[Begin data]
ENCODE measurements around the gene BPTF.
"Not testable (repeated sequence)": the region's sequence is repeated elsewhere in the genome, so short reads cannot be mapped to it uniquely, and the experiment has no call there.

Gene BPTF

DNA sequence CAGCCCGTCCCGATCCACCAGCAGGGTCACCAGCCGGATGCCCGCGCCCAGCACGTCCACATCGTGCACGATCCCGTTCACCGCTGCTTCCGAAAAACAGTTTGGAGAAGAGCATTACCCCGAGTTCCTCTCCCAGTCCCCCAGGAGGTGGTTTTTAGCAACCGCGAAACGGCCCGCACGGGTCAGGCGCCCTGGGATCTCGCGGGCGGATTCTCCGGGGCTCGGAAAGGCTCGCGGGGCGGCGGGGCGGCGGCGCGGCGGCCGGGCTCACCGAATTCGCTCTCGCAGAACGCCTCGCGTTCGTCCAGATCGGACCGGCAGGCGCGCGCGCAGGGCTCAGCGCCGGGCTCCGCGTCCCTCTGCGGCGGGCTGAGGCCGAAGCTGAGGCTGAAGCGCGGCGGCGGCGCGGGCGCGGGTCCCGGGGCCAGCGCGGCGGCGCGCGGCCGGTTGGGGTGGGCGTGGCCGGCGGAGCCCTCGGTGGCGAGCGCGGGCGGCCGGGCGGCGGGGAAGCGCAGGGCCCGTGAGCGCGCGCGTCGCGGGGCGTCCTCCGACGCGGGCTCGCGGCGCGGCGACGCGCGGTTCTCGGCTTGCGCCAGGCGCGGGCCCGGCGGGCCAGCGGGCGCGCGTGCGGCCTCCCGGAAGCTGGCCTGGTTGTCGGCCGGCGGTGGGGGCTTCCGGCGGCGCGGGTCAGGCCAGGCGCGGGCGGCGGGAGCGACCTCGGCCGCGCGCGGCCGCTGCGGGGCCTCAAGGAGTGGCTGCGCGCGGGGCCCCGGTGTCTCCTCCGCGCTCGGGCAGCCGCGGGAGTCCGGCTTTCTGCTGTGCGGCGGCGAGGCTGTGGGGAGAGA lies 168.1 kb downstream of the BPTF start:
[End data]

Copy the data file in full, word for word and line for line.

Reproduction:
ENCODE measurements around the gene BPTF.
"Not testable (repeated sequence)": the region's sequence is repeated elsewhere in the genome, so short reads cannot be mapped to it uniquely, and the experiment has no call there.

Gene BPTF

DNA sequence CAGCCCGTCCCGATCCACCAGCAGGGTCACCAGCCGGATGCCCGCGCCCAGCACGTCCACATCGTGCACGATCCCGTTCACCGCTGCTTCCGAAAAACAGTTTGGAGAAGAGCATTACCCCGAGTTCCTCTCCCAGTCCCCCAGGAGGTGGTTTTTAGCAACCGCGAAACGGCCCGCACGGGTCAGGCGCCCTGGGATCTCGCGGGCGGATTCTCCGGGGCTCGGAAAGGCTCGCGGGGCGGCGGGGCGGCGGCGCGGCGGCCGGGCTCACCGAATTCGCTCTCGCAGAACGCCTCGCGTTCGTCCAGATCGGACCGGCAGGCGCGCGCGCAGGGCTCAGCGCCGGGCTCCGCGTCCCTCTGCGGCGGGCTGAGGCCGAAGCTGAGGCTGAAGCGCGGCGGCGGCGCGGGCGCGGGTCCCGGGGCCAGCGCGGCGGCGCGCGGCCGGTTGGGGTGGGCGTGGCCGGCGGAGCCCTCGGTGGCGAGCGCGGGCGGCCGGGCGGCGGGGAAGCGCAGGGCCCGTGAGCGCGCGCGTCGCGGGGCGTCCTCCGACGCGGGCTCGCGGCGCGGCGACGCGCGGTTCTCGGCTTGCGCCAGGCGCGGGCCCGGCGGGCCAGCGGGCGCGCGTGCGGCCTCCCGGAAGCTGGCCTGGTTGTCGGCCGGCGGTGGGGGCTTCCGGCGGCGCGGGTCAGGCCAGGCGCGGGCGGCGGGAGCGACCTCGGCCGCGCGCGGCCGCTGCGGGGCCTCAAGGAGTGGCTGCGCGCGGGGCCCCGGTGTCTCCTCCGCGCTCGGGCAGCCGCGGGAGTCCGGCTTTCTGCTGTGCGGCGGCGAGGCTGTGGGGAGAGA lies 168.1 kb downstream of the BPTF start: